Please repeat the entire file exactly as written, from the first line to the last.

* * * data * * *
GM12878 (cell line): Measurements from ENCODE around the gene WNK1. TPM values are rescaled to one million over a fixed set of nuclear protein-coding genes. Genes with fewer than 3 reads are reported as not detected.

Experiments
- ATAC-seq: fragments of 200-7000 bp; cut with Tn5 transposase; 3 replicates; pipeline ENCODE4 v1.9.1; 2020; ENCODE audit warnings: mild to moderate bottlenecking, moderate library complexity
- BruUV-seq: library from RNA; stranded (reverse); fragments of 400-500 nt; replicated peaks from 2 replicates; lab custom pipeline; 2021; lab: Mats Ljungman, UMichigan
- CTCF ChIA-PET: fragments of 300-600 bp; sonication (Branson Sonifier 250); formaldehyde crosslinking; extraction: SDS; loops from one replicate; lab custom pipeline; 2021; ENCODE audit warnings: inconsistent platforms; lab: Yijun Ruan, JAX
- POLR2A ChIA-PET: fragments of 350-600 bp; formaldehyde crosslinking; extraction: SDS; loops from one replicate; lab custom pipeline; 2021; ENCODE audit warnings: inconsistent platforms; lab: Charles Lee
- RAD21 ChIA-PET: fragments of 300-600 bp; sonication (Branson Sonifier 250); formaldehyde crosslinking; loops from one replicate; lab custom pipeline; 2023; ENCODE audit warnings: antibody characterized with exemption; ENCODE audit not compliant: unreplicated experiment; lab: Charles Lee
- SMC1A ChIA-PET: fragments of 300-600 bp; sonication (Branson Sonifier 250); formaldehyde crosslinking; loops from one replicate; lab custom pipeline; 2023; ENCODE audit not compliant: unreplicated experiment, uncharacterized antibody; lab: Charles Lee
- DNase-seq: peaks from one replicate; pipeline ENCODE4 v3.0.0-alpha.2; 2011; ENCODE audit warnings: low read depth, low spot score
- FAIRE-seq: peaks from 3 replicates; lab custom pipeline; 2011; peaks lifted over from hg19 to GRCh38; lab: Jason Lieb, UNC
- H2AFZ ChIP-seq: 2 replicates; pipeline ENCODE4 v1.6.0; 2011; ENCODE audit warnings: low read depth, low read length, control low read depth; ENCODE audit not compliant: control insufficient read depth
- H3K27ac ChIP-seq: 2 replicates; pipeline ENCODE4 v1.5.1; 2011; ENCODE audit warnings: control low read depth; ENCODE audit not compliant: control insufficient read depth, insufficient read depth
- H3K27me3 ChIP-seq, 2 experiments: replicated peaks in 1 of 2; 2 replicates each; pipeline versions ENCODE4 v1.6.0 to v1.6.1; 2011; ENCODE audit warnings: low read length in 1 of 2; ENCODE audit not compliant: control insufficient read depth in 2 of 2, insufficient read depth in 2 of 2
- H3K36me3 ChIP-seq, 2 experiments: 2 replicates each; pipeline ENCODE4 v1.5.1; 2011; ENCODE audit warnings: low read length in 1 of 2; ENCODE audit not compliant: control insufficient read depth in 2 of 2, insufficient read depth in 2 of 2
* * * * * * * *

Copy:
GM12878 (cell line): Measurements from ENCODE around the gene WNK1. TPM values are rescaled to one million over a fixed set of nuclear protein-coding genes. Genes with fewer than 3 reads are reported as not detected.

Experiments
- ATAC-seq: fragments of 200-7000 bp; cut with Tn5 transposase; 3 replicates; pipeline ENCODE4 v1.9.1; 2020; ENCODE audit warnings: mild to moderate bottlenecking, moderate library complexity
- BruUV-seq: library from RNA; stranded (reverse); fragments of 400-500 nt; replicated peaks from 2 replicates; lab custom pipeline; 2021; lab: Mats Ljungman, UMichigan
- CTCF ChIA-PET: fragments of 300-600 bp; sonication (Branson Sonifier 250); formaldehyde crosslinking; extraction: SDS; loops from one replicate; lab custom pipeline; 2021; ENCODE audit warnings: inconsistent platforms; lab: Yijun Ruan, JAX
- POLR2A ChIA-PET: fragments of 350-600 bp; formaldehyde crosslinking; extraction: SDS; loops from one replicate; lab custom pipeline; 2021; ENCODE audit warnings: inconsistent platforms; lab: Charles Lee
- RAD21 ChIA-PET: fragments of 300-600 bp; sonication (Branson Sonifier 250); formaldehyde crosslinking; loops from one replicate; lab custom pipeline; 2023; ENCODE audit warnings: antibody characterized with exemption; ENCODE audit not compliant: unreplicated experiment; lab: Charles Lee
- SMC1A ChIA-PET: fragments of 300-600 bp; sonication (Branson Sonifier 250); formaldehyde crosslinking; loops from one replicate; lab custom pipeline; 2023; ENCODE audit not compliant: unreplicated experiment, uncharacterized antibody; lab: Charles Lee
- DNase-seq: peaks from one replicate; pipeline ENCODE4 v3.0.0-alpha.2; 2011; ENCODE audit warnings: low read depth, low spot score
- FAIRE-seq: peaks from 3 replicates; lab custom pipeline; 2011; peaks lifted over from hg19 to GRCh38; lab: Jason Lieb, UNC
- H2AFZ ChIP-seq: 2 replicates; pipeline ENCODE4 v1.6.0; 2011; ENCODE audit warnings: low read depth, low read length, control low read depth; ENCODE audit not compliant: control insufficient read depth
- H3K27ac ChIP-seq: 2 replicates; pipeline ENCODE4 v1.5.1; 2011; ENCODE audit warnings: control low read depth; ENCODE audit not compliant: control insufficient read depth, insufficient read depth
- H3K27me3 ChIP-seq, 2 experiments: replicated peaks in 1 of 2; 2 replicates each; pipeline versions ENCODE4 v1.6.0 to v1.6.1; 2011; ENCODE audit warnings: low read length in 1 of 2; ENCODE audit not compliant: control insufficient read depth in 2 of 2, insufficient read depth in 2 of 2
- H3K36me3 ChIP-seq, 2 experiments: 2 replicates each; pipeline ENCODE4 v1.5.1; 2011; ENCODE audit warnings: low read length in 1 of 2; ENCODE audit not compliant: control insufficient read depth in 2 of 2, insufficient read depth in 2 of 2